We turned off along to 90 Mile Beach. It’s not 90 miles but the 73-km of monotonous scenery and headwind certainly felt like 90 miles. After conversation was exhausted we were left to our thoughts to save us from boredom. We pushed on into the night and again next morning. Alice (the English student) admitted to having gone through all the plots of Shakespeare plays she knew and was on to films that featured bicycles when we finally reached our exit point at Waipapakauri.
We were soon to discover that El Nino’s cousin, La Nina, was still very much alive and well this year and producing fairly significant easterly winds which we were to encounter on several occasions as we headed down Northland’s east coast to the Bayof Islands. After the monotony marathon of 90 Mile Beach, we were in need of sensory stimulation. And there was plenty of that in the form of cars, hills, and amusing roadside signs. Even the odd spot of navigation was required. We soon relaxed into the routine of cycle touring – awake early, pack up and get going before the body has a chance to complain; hot bread shop for morning tea (if lucky) to fuel us to our destination; big lunch followed by swim and shady siesta.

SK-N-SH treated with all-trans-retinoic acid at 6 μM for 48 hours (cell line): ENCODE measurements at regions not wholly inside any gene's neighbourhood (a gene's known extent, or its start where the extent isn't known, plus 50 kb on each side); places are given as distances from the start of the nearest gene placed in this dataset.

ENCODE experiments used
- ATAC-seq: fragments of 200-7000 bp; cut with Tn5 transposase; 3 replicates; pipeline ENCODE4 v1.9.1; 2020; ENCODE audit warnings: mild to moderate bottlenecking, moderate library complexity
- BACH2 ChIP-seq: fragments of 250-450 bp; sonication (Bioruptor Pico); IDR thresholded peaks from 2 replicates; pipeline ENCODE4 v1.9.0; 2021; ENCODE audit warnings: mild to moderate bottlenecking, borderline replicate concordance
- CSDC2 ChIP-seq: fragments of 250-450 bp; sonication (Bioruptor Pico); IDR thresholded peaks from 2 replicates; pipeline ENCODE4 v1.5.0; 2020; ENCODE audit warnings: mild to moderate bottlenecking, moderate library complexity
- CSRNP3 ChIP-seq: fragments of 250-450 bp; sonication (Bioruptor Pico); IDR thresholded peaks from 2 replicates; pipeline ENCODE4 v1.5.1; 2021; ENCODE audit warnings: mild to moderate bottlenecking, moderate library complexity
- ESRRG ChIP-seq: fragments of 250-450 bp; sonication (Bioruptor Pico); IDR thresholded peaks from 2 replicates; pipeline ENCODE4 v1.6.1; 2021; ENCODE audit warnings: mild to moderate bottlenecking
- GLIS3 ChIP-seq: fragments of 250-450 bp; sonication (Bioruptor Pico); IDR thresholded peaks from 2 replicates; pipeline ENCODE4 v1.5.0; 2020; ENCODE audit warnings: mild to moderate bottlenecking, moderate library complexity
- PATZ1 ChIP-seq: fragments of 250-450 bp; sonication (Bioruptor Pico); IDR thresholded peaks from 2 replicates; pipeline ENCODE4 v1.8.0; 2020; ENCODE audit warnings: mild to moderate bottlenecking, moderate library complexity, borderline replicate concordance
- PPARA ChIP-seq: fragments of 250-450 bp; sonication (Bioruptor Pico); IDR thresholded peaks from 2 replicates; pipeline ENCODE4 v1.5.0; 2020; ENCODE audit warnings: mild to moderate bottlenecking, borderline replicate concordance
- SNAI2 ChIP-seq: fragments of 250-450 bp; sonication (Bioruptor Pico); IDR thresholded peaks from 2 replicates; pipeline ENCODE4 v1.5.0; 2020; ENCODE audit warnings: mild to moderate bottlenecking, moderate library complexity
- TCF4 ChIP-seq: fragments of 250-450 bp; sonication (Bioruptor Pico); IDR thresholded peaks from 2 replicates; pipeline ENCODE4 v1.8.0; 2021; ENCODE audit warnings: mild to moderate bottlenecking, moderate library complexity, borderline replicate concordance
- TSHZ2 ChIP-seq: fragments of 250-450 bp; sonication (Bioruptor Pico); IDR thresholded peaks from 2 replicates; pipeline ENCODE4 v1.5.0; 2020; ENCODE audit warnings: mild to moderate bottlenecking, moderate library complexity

Food soon began to increasingly occupy our thoughts throughout the day. Planning to reach stores before they closed meant less food to carry so we became expert at judging the store potential of various sized dots on the map. Most of these stores were Four Squares and most had an overwhelmingly friendly salesperson–cum–source of local information – information like the best fishing spots, places to put up a tent etc.